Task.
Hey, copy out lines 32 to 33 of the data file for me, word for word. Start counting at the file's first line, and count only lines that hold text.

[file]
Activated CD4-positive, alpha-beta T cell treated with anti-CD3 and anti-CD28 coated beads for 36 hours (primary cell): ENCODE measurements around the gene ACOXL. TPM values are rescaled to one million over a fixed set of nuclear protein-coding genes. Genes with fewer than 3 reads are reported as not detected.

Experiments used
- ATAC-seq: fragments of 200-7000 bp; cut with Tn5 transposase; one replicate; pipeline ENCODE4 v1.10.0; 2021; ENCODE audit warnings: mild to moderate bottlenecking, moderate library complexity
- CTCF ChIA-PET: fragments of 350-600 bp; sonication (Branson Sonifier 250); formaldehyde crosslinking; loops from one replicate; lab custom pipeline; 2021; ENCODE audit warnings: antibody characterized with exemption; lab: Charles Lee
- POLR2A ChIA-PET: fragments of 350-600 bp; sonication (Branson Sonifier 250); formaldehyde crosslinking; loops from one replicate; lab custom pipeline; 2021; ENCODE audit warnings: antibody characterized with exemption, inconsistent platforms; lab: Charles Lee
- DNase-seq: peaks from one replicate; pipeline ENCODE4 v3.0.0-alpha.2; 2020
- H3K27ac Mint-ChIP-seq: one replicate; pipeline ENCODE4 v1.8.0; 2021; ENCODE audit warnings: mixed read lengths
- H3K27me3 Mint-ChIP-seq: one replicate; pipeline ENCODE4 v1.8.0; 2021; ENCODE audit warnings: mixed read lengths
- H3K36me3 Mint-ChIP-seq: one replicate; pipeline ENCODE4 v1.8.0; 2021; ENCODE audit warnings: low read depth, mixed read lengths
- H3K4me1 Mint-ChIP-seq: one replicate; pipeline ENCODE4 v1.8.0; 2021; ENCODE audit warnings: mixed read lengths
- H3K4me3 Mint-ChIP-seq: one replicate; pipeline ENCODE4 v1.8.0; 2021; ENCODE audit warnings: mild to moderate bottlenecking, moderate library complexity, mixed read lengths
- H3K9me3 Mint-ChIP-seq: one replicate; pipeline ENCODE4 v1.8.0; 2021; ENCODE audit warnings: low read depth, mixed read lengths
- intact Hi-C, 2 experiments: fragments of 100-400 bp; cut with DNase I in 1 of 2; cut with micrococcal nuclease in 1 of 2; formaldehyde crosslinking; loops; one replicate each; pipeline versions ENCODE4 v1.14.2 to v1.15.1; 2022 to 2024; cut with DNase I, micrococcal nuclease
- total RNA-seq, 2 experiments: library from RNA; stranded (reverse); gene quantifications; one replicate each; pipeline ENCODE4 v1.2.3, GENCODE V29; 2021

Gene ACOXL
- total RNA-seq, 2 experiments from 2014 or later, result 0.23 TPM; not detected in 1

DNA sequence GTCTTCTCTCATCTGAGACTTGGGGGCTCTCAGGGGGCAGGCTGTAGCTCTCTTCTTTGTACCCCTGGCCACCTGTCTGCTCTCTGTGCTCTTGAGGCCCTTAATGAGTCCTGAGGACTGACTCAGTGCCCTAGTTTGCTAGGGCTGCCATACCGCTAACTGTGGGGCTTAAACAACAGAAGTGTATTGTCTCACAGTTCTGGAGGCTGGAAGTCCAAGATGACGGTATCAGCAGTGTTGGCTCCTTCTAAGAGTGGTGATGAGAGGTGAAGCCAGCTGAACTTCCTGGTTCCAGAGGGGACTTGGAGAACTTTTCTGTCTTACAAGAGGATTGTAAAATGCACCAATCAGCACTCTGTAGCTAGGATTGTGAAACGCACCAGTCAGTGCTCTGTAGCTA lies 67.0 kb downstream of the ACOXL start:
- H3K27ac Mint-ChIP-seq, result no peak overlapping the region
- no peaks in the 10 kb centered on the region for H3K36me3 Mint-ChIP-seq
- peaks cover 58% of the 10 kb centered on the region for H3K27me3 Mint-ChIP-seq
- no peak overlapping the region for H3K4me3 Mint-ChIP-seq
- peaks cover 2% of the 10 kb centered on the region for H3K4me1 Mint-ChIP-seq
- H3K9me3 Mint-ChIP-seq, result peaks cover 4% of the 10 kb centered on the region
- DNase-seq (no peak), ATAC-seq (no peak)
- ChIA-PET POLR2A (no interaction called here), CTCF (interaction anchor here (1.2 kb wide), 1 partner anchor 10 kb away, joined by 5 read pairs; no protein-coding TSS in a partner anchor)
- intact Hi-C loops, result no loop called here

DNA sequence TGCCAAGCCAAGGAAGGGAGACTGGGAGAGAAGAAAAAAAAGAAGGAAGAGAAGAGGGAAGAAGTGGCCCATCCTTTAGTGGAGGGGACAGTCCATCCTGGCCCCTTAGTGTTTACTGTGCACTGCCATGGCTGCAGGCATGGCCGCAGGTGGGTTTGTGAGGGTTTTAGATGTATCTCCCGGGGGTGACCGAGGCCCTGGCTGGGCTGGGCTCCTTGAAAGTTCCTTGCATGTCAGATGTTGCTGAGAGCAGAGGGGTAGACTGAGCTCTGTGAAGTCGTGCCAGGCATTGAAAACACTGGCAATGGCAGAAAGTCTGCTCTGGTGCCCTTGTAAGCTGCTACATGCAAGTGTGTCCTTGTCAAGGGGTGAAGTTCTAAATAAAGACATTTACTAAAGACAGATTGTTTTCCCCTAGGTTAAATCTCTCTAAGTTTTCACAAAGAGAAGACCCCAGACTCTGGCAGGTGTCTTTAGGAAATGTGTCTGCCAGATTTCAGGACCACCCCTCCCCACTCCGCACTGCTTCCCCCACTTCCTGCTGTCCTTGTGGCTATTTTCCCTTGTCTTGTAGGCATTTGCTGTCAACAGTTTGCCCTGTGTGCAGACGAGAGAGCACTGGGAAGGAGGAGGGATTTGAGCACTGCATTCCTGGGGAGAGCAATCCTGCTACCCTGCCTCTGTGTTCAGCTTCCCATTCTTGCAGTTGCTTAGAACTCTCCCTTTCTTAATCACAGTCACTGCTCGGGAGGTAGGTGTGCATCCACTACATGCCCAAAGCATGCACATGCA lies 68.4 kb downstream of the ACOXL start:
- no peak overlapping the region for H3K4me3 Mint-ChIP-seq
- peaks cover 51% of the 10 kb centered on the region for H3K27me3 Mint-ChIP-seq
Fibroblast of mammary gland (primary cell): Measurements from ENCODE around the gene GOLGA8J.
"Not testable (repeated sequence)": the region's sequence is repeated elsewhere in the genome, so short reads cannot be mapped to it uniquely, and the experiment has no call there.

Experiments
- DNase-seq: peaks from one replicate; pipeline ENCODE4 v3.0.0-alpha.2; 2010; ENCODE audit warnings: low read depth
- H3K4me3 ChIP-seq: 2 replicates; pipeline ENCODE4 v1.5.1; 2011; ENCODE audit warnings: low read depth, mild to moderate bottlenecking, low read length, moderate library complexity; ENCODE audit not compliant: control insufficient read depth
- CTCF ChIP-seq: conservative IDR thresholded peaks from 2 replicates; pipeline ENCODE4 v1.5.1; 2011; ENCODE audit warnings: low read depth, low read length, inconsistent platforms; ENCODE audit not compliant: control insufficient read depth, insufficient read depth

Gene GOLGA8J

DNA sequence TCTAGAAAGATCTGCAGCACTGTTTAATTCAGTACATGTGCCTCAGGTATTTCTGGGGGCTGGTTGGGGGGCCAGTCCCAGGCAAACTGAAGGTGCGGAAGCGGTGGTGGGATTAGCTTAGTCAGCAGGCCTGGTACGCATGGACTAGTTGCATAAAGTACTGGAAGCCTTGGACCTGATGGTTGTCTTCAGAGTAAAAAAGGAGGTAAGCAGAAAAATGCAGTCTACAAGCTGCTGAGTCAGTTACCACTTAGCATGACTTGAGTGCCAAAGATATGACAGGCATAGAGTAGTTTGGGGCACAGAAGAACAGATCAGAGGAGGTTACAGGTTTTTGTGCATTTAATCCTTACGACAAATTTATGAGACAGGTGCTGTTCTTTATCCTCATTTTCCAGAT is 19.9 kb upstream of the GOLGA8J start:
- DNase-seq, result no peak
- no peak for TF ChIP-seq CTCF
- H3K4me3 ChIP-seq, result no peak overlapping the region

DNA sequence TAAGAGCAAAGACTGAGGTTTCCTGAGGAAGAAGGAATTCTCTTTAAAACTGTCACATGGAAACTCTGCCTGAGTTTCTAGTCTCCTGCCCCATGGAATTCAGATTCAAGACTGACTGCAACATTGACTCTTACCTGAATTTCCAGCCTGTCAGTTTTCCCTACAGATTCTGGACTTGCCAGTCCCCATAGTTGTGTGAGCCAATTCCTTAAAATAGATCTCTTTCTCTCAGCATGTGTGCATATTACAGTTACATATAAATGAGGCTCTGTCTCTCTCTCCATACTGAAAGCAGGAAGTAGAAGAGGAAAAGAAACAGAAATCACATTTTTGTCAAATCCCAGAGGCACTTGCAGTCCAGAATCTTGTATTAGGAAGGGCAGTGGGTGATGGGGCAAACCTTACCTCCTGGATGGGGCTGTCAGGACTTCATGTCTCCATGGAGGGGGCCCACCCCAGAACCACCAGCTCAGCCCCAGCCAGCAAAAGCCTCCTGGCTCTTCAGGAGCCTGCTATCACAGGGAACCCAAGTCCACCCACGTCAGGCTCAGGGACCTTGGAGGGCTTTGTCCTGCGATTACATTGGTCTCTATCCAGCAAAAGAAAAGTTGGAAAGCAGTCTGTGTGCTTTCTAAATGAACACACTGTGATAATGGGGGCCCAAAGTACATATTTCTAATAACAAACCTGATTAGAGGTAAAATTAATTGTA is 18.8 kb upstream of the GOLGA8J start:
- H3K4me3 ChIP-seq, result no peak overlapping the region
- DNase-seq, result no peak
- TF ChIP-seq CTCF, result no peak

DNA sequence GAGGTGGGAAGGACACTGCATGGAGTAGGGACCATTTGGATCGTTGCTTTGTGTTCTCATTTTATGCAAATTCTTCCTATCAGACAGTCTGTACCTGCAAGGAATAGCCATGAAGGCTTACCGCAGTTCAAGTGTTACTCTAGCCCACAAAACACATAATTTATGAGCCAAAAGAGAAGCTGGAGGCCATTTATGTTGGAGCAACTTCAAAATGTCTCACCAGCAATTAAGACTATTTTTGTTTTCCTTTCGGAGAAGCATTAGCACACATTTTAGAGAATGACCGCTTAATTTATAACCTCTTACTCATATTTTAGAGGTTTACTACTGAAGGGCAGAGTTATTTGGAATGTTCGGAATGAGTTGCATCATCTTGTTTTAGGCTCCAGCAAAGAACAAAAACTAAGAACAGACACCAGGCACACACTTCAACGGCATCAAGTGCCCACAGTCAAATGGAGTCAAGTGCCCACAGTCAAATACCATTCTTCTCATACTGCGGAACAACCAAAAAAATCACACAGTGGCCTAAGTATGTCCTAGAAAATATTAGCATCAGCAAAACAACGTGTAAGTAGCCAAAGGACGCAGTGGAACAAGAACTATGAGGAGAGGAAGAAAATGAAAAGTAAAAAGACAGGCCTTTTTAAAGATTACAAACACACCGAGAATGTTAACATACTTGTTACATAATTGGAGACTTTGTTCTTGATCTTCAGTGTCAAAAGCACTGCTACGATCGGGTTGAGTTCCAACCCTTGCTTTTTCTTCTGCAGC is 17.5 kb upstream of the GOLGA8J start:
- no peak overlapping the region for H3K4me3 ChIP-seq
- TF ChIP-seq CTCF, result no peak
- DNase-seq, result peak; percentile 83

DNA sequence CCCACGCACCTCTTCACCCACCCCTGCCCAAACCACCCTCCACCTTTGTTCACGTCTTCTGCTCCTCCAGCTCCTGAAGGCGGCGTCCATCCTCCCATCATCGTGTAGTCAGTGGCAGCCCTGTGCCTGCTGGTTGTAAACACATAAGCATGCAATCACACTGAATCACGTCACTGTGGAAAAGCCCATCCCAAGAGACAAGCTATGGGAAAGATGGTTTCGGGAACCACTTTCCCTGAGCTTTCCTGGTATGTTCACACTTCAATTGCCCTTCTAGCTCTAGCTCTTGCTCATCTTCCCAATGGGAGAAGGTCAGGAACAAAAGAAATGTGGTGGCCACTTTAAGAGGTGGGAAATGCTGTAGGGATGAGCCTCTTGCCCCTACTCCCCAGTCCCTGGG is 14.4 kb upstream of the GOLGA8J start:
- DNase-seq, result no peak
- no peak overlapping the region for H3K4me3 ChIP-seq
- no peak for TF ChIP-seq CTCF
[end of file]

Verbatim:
Experiments
- DNase-seq: peaks from one replicate; pipeline ENCODE4 v3.0.0-alpha.2; 2010; ENCODE audit warnings: low read depth